The Bedouins were sleeping in their huts when US cruise missiles struck the hamlet of Al-Majalah in southern Yemen, showering them with hundreds of cluster munitions and thousands of shards of steel. Sheikh Saleh bin Fareed, a tribal leader who rushed to the scene, described the carnage:
“Goats, sheep, cows, dogs and people, you could see their bodies everywhere,” bin Fareed told me. “Flesh on every tree, every rock.”
The US strikes on Al-Majalah in December 2009 killed 14 fighters with Al-Qaeda in the Arabian Peninsula—but they also killed 41 Bedouin civilians, more than two-thirds of them women and children, according to a Yemeni government probe. In an investigation for Human Rights Watch, I tallied the same toll. Yet the US government has never publicly acknowledged the Al-Majalah killings. Instead, two classified diplomatic cables released by Wikileaks revealed, the Obama administration made a concerted effort to conceal its role in the attack.
The White House release on July 1 of casualty figures for airstrikes outside conventional war zones since 2009 should have shed light on how many civilians were killed in attacks such as the one in Al-Majalah. Instead, its data dump, at the start of a holiday weekend, continues President Barack Obama’s obfuscation of its lethal strike program against armed groups such as Islamic State and Al-Qaeda. Even if the government’s definition of a “combatant” were fully consistent with international law, which only applies to armed conflict situations, the release raises more questions than it answers. The questions include:
Why didn’t the US release figures by strike, place or date? The release, from the Director of National Intelligence (DNI), says that in 473 strikes from 2009 through 2015 outside areas of active hostilities—defined as Afghanistan, Iraq and Syria—the US killed 64 to 116 “non-combatants” and 2,372 to 2,581 “combatants.” But its failure to provide tolls by strike, country, date or even year makes it impossible to know whether Al-Majalah’s 41 Bedouins, for example, figure among the civilian dead. An executive order that President Obama released with the data promises that the US will henceforth release annual figures. Why not for past years? And why not per strike or by country?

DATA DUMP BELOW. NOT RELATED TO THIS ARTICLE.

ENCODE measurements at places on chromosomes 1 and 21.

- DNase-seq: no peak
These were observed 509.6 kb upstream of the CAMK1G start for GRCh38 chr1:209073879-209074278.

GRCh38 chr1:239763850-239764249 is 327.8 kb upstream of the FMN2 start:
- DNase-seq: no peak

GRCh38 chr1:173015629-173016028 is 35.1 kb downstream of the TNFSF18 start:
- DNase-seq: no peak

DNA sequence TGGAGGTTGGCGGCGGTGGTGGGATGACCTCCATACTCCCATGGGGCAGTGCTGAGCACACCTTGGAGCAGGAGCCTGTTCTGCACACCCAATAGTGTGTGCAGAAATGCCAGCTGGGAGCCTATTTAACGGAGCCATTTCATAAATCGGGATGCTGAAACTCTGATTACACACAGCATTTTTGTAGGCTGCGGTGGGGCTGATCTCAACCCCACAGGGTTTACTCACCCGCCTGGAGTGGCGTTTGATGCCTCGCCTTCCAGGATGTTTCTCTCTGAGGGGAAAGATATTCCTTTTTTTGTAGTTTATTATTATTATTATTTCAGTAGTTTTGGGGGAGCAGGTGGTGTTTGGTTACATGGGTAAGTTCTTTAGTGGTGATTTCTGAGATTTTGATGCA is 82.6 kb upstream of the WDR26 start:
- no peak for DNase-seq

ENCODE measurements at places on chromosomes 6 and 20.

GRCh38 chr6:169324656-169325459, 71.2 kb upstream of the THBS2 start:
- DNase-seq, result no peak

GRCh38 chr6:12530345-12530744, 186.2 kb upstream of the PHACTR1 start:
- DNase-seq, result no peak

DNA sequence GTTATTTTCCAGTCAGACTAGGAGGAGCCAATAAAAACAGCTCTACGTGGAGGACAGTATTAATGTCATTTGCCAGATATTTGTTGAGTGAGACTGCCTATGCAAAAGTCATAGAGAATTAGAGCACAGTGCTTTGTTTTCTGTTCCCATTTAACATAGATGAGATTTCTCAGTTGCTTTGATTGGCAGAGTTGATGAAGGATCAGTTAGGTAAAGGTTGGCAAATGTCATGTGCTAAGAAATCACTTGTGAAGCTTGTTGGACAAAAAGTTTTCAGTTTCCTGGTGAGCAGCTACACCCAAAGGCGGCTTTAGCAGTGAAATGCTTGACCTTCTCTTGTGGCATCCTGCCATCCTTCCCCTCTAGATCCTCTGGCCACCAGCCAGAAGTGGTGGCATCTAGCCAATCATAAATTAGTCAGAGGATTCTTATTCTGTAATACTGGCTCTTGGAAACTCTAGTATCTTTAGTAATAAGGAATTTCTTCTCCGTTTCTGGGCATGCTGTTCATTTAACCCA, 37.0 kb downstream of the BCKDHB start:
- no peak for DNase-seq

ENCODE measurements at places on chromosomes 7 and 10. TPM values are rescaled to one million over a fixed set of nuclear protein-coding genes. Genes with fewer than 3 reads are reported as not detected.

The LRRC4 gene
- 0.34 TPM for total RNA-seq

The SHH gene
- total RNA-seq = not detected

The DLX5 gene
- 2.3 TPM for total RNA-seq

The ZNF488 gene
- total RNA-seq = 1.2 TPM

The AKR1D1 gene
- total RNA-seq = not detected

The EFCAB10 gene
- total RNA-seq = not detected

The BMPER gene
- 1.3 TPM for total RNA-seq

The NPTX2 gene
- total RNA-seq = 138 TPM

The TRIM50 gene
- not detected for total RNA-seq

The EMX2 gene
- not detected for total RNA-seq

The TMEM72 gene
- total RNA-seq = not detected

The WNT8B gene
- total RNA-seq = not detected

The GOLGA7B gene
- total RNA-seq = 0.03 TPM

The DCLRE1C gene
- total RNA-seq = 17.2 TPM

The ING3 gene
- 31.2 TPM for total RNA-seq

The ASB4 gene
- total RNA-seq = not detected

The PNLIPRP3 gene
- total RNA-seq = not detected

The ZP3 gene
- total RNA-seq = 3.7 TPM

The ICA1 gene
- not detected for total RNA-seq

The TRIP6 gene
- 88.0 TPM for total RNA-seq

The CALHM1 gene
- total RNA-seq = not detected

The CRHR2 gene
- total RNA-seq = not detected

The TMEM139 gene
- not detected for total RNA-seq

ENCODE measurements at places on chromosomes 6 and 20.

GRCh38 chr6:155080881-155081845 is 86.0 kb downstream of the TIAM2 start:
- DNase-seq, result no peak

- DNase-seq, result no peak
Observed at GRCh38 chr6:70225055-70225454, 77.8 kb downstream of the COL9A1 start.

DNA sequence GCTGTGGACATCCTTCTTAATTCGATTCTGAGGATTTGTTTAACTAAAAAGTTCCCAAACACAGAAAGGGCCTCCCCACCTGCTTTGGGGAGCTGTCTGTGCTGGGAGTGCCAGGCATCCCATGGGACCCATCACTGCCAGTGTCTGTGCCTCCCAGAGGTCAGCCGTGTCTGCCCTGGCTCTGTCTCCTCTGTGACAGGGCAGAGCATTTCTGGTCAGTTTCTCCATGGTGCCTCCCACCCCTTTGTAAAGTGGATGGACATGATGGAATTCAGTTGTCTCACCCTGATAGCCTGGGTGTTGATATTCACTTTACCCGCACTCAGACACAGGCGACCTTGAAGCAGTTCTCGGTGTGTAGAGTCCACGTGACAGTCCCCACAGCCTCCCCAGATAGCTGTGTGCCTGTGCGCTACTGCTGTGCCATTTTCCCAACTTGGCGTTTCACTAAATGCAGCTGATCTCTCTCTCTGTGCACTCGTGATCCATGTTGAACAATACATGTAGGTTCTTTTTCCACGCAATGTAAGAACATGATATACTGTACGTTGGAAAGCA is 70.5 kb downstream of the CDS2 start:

What about those 209 “potential” combatants? The DNI range of 2,372 to 2,581 “combatant” deaths includes a swing number of 209. Because no explanation is provided, we don’t know whether the lack of certainty is for a valid reason, or whether the government is including people who should be considered civilians in its “combatants” list. The laws of war require that when in doubt, any person not determined to be a combatant must be presumed to be a civilian.
Did the US kill only 7 civilians in 466 strikes? In 2012-13, I led Human Rights Watch investigations into seven of the US counterterrorism strikes in Yemen from 2009 to 2013 that were alleged to have killed civilians. We visited strike sites when possible, examined the remnants of ordnance, and interviewed a range of witnesses, relatives, tribal leaders and Yemeni officials—corroborating our findings in ways that the DNI cannot simply dismiss. We found that at least 57 of those killed were civilians, along with possibly 14 others, 12 of them in a strike on a wedding convoy. Subtracting our numbers from the DNI’s minimum estimates leaves only seven civilian deaths in the 466 strikes that we did not investigate. That would be a remarkably low toll. But based on the obscure data the Obama administration revealed last week, we cannot know if it is accurate.
How many of the civilian deaths were unlawful? The DNI does not say how many civilians—if any—were killed in attacks that violated international law. The laws of war prohibit attacks that target civilians, or attacks that could be expected to cause civilian loss greater than the anticipated military gain, or attacks that fail to distinguish between civilians and combatants. The US should make such information public, along with the findings of investigations into strikes that may have been unlawful and whether US personnel were disciplined or prosecuted, as international law requires.
Commendably, the Obama administration promised to offer voluntary payments and other forms of condolence to survivors and families of those killed, regardless of whether it considers the attacks that caused the deaths and injuries to have been unlawful. This continues a no-fault system the US adopted years ago in Afghanistan. But artificially low civilian casualty counts could jeopardize the fairness of the program. The US government should ensure an open application process for these payments. It should be equally forthcoming with acknowledgements and apologies, which several relatives and survivors in Yemen told me matter to them as much as money. Payments should be available for past attacks like Al-Majalah, not exclusively for future strikes.
The administration’s data release is a nod to transparency, but without context we are still left in the dark about the human cost and legality of Obama’s targeted killing program. Failing to provide more clarity will not only cloud President Obama’s legacy, it will also make it easier for future presidents to deny the public the information it deserves.